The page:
Two Monks and a Centuries-Old Recipe: The Peculiar Truth About Chartreuse

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Chartreuse is a spirit with a secret. Recipes for both the green and yellow varieties are closely guarded by two monks, the only people with access to a 400-year-old manuscript that lists the 130 plants and herbs used in the French herbal liqueurs. The tradition is passed down to new generations.

“Green Chartreuse is the conversation starter behind the bar, full of rich history and a memorable flavor,” says Mickey Mullins, bar manager and assistant general manager at The Bower in New Orleans. “Stories of monks and flowers intrigue guests and staff, luring you to the classic green bottle and leaving you with your own story to tell or forget.”

The green liqueur as we know it has been around since the 18th century, when monks living in a Chartreuse monastery in Vauvert, a suburb of Paris, discovered the right mix of plants and herbs to create what was then named the “Elixir of Long Life.”

The recipe for green Chartreuse was based on a manuscript that the monks received in the 1600s. But it was likely written by an alchemist much earlier. Yellow Chartreuse was introduced in 1840. Sweeter and lower in alcohol than the green bottling (43% alcohol by volume, or abv, compared to 55% abv), it is also made using a secret recipe of unique plants.

Today, the liqueurs are still made by the Chartreuse monks using the same recipes at a distillery in Aiguenoire in southeastern France.

The rich hue of Chartreuse “transforms any cocktail into a work of art,” says Camille Wilson, author and blogger at The Cocktail Snob. According to Wilson, the green liqueur has herbal and floral notes along with natural sweetness.

“It tastes a little like licorice and has a slight spice to it,” says Wilson.

Daniel Barragan, mixologist at Cantina Rooftop in New York City, says the liqueur’s unique taste helps balance the flavors of any drink it’s mixed with, whether it’s spicy, bitter or sweet. Making cocktails with green and yellow Chartreuse is a “delicate and delicious balancing act,” says Mullins.

Here are some ways to use them.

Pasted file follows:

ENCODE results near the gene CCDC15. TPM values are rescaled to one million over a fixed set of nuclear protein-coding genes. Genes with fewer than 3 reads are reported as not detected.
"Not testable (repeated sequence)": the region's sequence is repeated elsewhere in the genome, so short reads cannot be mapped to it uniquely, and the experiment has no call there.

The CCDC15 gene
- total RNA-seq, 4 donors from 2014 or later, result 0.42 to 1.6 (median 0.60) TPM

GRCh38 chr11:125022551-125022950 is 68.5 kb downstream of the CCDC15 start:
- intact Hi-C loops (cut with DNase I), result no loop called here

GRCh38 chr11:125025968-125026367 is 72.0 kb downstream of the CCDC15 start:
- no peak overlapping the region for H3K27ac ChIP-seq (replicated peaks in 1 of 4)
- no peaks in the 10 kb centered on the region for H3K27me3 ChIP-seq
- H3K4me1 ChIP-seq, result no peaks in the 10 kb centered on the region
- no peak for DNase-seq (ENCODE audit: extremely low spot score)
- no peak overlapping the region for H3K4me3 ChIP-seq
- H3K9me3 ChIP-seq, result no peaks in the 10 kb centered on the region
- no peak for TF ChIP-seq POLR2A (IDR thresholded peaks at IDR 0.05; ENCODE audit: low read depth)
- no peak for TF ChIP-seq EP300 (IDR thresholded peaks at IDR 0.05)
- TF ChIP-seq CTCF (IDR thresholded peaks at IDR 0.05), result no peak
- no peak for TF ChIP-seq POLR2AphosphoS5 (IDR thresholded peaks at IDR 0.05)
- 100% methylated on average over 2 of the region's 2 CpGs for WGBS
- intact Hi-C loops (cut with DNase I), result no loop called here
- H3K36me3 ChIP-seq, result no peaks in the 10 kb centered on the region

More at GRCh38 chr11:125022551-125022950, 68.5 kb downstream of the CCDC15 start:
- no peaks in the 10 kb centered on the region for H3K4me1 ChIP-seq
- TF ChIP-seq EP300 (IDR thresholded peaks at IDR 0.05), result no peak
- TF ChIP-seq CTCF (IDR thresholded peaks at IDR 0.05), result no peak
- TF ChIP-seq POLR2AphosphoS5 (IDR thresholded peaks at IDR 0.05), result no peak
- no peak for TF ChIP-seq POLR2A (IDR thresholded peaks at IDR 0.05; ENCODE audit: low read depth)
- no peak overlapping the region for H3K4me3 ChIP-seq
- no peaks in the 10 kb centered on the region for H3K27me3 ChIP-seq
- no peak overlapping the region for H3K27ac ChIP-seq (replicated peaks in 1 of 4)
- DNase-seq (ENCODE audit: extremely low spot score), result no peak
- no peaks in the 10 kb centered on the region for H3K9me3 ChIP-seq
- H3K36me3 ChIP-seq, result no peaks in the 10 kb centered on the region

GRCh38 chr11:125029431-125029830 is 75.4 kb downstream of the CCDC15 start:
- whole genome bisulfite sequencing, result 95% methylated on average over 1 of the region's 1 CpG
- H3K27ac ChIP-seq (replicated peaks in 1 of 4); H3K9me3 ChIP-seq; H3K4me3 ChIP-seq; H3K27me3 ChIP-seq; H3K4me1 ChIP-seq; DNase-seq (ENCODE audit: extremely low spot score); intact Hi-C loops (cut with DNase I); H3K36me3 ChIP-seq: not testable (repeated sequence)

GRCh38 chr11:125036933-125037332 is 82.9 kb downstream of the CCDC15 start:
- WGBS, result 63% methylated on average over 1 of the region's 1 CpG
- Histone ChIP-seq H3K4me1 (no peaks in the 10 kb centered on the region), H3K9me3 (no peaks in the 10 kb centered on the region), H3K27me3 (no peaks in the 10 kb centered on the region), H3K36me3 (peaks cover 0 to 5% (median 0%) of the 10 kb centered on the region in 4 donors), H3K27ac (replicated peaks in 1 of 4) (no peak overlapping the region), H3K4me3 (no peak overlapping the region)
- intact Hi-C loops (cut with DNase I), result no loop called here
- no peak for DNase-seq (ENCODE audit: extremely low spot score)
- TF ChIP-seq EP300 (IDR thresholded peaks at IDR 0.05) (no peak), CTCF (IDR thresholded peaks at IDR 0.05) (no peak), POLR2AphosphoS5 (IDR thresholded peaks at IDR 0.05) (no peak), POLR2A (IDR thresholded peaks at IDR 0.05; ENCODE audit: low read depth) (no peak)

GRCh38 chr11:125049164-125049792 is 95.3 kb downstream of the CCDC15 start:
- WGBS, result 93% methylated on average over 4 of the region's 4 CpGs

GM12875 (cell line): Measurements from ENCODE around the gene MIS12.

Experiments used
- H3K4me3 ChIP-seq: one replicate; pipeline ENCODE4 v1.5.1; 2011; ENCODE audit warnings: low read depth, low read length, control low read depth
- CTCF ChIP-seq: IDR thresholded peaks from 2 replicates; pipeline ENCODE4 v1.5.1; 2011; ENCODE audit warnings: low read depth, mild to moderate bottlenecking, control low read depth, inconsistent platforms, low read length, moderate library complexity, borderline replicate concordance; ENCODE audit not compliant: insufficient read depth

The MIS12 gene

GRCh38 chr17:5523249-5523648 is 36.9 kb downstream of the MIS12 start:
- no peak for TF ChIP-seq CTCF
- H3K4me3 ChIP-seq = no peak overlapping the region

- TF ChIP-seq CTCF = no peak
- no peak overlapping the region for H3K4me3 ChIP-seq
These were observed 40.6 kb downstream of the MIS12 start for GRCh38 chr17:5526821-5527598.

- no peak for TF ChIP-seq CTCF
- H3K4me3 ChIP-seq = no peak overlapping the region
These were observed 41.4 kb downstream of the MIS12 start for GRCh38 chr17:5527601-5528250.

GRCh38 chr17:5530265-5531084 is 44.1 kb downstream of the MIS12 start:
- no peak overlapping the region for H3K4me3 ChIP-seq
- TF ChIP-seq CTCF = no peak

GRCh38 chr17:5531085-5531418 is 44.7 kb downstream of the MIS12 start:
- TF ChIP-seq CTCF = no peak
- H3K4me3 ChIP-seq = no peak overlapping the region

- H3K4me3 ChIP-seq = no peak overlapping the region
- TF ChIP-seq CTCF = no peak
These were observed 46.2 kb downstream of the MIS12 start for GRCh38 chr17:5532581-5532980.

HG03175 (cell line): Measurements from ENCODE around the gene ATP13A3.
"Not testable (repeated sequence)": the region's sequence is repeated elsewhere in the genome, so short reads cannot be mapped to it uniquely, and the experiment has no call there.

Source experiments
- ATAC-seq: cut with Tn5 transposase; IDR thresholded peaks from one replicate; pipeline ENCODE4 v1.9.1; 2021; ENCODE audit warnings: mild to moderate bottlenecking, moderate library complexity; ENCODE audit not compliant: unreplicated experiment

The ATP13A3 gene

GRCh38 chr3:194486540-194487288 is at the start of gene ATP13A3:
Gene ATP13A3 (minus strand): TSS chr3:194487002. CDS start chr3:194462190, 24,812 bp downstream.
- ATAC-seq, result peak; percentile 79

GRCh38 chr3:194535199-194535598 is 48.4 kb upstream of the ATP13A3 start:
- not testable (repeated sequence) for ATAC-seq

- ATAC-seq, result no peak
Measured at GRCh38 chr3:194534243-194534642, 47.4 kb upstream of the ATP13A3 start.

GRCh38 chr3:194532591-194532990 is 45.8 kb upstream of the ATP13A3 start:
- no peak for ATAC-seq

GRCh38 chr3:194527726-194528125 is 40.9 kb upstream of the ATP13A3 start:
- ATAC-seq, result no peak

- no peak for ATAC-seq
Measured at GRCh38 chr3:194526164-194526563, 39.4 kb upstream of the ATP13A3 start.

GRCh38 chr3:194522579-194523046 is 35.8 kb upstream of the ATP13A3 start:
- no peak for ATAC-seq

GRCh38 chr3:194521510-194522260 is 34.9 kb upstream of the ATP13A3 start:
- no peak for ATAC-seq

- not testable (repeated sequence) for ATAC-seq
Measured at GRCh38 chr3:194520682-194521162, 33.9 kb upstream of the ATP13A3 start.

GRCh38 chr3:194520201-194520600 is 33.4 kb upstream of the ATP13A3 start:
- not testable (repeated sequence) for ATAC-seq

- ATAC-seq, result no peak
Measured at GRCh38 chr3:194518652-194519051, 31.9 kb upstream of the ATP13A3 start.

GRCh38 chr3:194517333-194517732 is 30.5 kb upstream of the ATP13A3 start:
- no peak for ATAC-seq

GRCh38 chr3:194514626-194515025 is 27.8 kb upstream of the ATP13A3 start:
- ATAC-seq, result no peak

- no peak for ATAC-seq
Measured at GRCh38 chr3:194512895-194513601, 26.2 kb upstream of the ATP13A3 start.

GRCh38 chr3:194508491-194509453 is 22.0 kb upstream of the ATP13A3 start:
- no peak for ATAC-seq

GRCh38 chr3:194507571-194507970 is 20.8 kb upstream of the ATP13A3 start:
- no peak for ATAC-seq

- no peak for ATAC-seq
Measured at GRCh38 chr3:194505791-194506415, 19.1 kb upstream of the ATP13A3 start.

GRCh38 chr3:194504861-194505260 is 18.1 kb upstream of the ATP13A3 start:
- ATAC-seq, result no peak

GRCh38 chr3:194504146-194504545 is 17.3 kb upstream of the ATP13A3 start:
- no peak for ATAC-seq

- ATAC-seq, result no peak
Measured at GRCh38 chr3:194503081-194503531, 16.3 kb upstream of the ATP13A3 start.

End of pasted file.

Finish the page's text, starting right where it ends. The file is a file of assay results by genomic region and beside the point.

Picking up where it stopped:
Green Chartreuse has been made for hundreds of years and its recipe has been passed down for generations
Green Chartreuse has been made for hundreds of years and its recipe has been passed down for generations / Photo courtesy of Fredrick Wildman

Make a Last Word or Bijou With Green Chartreuse

The Last Word is a well-known classic cocktail that features green Chartreuse, says Todd Johnston, beverage director at Marsh House and L.A. Jackson in Nashville. He says green Chartreuse brings together and balances the flavors of the bitter and tart maraschino, bright and fresh lime, and gin’s botanicals.

“I love a Last Word and would recommend it to anyone trying to make a simple cocktail at home,” says Johnston. “Since it is an equal part cocktail, you can always play around, subbing in different ingredients like rye whiskey instead of gin.”

Another classic green Chartreuse-centric cocktail is the Bijou, says William “Wildcat” Greenwell, co-owner and beverage director at Mister Mao in New Orleans.

With its “herbaceous bitter complexity,” Johnston says, “green Chartreuse brings it all together with savory herbaceous richness with a nice balance of sweetness.”

A bottle of yellow Chartreuse
Photo courtesy of Fredrick Wildman

Mix Up a Classic Alaska Cocktail With Yellow Chartreuse

The martini family of cocktails includes this brightly colored classic. It features two parts Old Tom gin to one part yellow Chartreuse, plus a dash of orange bitters. The yellow Chartreuse plays the role of vermouth, sweetening and balancing the boozy herbal notes of the gin.

Add a splash to sparkling wine or soda

According to Greenwell, adding a splash of green Chartreuse to a glass of sparkling wine as a Kir Royale variation is a simple way to give the liqueur a try.

“It brings a little mysterious swagger, earthiness and subtle sweetness with a refined medicinal edge,” says Greenwell.

Another option is to mix either green or yellow liqueur with seltzer or tonic water to make a lighter, lower-alcohol drink, Wilson adds.

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Pair It With Other Herbal Flavors

Green Chartreuse lends a bitter and refreshing taste to botanical liquors like gin and mezcal, says Barragan.

“I like to keep it paired with other herbal flavors,” he says. “I think it helps its unique taste to stand out more, but it’s also fun to pair with something stronger or smoother to see what I end up with.”

Greenwell says his favorite way to use green Chartreuse is in a Mao’s Garden, a cocktail he makes at his restaurant. The drink combines green Chartreuse with gin, grapefruit juice, elderflower liqueur, lime juice and two dashes of bitters.

Inside the cellar where Chartreuse is made
Inside the cellar where Chartreuse is made / Alamy

Drink It With Hot Chocolate or Root Beer

It may sound like an unlikely combination, but Greenwell says green Chartreuse goes well with root beer. “In fact, a shot of green Chartreuse with a root beer chaser is a bartender secret,” he adds.

Mixing green Chartreuse with hot chocolate to make a Green Chaud is another unexpected but classic use for the spirit, Barragan says. The drink is popular at French ski resorts.

Keep It Straight

Sipping green or yellow Chartreuse straight, chilled, or over ice as an after-dinner drink is a simple way to enjoy the liqueurs. And for newcomers, it’s a great way to get a sense of their flavors.

“You can really enjoy it in all its glory and take it all in from the smell to the taste,” Barragan says.

Then, Mullins says, you can be adventurous and add it to your favorite cocktails.

Everything You Need to Enjoy Chartreuse

Published on October 1, 2021
Topics: Handpicked